Nullification, as it pertains to legislation, denotes the synthesized condition under which a law or governmental decree is rendered null and void within the boundaries of a particular state. One of the most famous implications of nullification in the United States occurred in 1832 during a situation that came to be known as the Nullification Crisis. The importance of this instance of nullification is evidenced through the implied possibility of succession involved with the description of current conditions expressed in the Ordinance of Nullification, which represented the government of South Carolina, and in effect the people thereof. The protective tariffs of America during the time of this crisis favored the economic development of the North and effectively hindered the economy of the South. This unwelcomed hindrance displeased Southerners as displayed by John C. Calhoun in his pro-nullification manuscript entitled “The North Carolina Exposition”. The ensuing nullification crisis created an air of disunity in the United States as is evidenced by the actions of Vice President John C. Calhoun, the actions of President Andrew Jackson, and the responses of South Carolinians to the Tariff of 1828 and its resulting nullification. These differences in opinion pitted Americans of the North directly against Americans of the South as is described by historian Hubert H. Bancroft in his book, “The Great Republic by Master Historians”.
John C. Calhoun, a prominent nationalist and vice president under the centralized government of the Jackson Administration, distanced himself from the President after the Peggy Eaton affair during which his wife played an integral part. The Peggy Eaton affair pitted Jackson against Calhoun, and resulted in his eventual resignation. Calhoun, who in the opinion of historian Richard E. Ellis was already increasingly becoming a state’s rightist, now openly defied Jackson. He aided the nullification act’s passing in the South Carolina legislature, promoted military preparations to defend South Carolina against tariff enforcement, and was among the supporters of succession if Washington attempted to collect taxes by force. Jackson was of the opinion summed up in his quote, “Our Union: it must be preserved!” Whereas, Calhoun held the notion described in his retort to the President, “The union, next to our liberty, most dear!”
The President’s nationalistic and unionist views are evidenced in his comments on the situation in South Carolina. Jackson is quoted as saying, “The vain threats of resistance by those who [in South Carolina] have raised the standard of rebellion shrew their madness and folly…In forty days, I can have within the limits of South Carolina fifty thousand men…The Union will be preserved!” Jackson’s military background is also evidenced in his continued responses to the Carolinians. According to historian William H. Freehling, Jackson’s anger towards the present situation was so insatiable that he reportedly threatened to have the nullies, including his former Vice President, hanged. The President, however, did make good on his comments regarding military action. He dispatched military and naval reinforcements to South Carolina, and gathered together a sizeable army in the event that conflict occurred. Although, despite the threats and military preparations of the national government, the people of South Carolina continued to practice nullification.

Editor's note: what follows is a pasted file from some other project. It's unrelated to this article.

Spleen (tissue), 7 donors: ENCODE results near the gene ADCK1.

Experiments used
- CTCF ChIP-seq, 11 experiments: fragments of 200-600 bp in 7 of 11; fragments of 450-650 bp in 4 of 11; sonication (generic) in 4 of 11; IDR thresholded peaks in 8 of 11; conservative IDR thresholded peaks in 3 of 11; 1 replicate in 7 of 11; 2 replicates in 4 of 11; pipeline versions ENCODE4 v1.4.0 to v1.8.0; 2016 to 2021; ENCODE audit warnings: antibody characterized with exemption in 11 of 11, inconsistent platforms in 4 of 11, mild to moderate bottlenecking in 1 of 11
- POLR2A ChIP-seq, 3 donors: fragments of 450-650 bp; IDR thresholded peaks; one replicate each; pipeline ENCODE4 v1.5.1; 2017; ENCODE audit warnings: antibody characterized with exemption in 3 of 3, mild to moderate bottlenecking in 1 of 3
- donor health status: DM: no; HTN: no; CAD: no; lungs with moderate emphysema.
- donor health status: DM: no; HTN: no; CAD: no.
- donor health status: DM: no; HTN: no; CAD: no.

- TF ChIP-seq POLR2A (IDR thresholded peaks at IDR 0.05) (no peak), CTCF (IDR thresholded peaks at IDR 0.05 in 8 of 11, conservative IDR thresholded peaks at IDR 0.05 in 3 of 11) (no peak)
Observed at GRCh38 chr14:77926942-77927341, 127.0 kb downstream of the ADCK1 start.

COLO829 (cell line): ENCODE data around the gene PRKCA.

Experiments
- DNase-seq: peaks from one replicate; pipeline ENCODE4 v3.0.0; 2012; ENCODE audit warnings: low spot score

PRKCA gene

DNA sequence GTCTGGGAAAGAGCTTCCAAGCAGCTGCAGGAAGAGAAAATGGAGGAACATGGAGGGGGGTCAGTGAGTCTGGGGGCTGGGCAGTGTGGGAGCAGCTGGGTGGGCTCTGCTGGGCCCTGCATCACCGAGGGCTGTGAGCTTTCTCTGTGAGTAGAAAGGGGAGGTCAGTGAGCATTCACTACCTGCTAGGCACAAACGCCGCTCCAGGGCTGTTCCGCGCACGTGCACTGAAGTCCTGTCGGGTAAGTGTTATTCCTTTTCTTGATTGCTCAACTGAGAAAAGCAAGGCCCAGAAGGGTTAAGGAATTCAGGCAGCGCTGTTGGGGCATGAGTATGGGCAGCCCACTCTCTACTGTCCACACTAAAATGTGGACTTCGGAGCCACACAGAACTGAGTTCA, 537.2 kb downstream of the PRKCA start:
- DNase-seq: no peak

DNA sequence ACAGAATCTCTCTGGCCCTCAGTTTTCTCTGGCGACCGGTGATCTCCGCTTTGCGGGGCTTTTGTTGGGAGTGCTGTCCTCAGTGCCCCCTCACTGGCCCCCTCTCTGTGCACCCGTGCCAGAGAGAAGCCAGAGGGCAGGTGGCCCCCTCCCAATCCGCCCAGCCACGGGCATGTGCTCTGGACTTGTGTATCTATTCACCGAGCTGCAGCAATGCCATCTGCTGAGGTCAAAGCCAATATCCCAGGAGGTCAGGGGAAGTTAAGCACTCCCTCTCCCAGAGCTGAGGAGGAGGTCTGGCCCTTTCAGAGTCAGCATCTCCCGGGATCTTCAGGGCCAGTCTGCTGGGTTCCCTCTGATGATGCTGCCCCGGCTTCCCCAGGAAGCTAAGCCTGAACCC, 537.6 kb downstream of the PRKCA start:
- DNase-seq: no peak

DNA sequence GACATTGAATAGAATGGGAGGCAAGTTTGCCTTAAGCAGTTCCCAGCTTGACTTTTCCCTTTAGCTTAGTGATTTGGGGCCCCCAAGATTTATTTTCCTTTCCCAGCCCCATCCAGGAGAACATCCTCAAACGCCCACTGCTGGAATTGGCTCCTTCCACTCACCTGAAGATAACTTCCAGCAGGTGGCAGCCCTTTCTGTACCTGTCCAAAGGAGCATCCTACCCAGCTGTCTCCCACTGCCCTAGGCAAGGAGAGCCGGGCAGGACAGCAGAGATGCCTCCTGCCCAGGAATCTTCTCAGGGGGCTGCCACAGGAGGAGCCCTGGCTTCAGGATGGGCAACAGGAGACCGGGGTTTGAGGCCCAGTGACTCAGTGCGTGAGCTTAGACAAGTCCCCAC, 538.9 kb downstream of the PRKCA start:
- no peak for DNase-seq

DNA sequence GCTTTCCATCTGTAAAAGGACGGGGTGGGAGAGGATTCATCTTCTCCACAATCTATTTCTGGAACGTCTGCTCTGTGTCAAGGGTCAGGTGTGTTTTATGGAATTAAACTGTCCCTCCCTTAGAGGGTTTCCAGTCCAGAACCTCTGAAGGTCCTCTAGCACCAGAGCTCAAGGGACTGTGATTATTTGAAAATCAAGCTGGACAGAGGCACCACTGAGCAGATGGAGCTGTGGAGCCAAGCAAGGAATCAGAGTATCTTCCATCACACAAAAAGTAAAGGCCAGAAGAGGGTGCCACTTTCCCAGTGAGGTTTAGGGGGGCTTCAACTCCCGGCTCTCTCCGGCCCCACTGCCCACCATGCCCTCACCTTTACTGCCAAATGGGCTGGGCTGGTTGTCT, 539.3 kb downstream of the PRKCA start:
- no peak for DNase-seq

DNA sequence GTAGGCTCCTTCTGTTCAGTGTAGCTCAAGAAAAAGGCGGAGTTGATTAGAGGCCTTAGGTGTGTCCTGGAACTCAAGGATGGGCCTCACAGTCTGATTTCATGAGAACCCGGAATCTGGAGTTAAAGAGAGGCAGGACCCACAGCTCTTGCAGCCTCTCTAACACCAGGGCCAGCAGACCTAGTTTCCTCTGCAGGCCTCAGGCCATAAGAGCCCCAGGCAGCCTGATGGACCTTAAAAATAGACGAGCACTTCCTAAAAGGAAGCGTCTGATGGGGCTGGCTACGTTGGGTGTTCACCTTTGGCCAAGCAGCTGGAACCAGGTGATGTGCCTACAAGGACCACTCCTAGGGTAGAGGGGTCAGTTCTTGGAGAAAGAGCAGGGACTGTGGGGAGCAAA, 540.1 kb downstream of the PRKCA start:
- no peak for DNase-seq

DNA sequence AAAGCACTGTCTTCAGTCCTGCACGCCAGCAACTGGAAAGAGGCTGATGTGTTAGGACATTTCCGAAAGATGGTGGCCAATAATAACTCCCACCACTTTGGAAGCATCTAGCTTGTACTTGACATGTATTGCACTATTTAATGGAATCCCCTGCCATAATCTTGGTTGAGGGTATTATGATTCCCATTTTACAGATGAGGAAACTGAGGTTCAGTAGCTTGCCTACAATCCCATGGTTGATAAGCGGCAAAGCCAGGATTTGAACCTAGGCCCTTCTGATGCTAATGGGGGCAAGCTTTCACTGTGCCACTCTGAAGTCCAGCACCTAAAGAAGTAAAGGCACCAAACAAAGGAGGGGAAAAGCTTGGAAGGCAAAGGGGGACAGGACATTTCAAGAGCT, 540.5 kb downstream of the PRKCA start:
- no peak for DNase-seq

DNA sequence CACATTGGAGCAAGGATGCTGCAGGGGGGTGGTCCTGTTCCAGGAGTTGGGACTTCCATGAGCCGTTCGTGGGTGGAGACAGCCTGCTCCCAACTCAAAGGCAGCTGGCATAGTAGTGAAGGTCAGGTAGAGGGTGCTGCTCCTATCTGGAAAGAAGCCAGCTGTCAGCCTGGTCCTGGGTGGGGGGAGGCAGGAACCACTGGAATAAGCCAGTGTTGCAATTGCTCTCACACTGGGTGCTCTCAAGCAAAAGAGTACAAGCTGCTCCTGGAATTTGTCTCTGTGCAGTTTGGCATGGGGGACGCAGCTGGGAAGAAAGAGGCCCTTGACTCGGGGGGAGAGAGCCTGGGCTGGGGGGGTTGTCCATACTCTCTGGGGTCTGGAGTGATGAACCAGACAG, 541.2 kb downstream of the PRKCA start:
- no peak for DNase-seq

The South Carolina populace also reacted to the recent events, which culminated in nullification. In protest to the tariff of abominations, people of South Carolina began wearing improperly fitting garments of homespun, and untaxed, cloth to avoid commercial interaction with the North. Some Carolinian nullification supporters even began to clothe their slaves in broadcloth to further assert their capacity for commercial independence from the North. These nullies, as they were called, proudly displayed their palmetto ribbons on their hats in support of their state’s actions as they battled against the Unionists for riddance of the abominable tariffs. The majority of people in South Carolina were of the opinions expressed by Calhoun in his publications and oration, as is evidenced by the two-thirds majority vote victory of the nullies in the elections of 1832. This majority vote solidified the state’s course of action and sent it on a collision course with Andrew Jackson.
The nullification crisis created an air of disunity in the United States as is evidenced by the actions of Vice President John C. Calhoun, the actions of President Andrew Jackson, and the responses of South Carolinians to the Tariff of 1828 and its resulting nullification. These differences in opinion pitted Americans of the North directly against Americans of the South as is described by historian Hubert H. Bancroft in his book, “The Great Republic by Master Historians”. During the nullification crisis, the idea of succession was raised for one of the first times. Although, it would prove to be far from the last time that the strength of the union would be tested. In the end, however, the tariffs were reduced, nullification was ended, and both sides claimed victory. Jackson avoided an armed clash and induced the South Carolinians to repeal their ordinance of nullification and because of their actions, the people of South Carolina effectively reduced tariff and gained most of their concessions.
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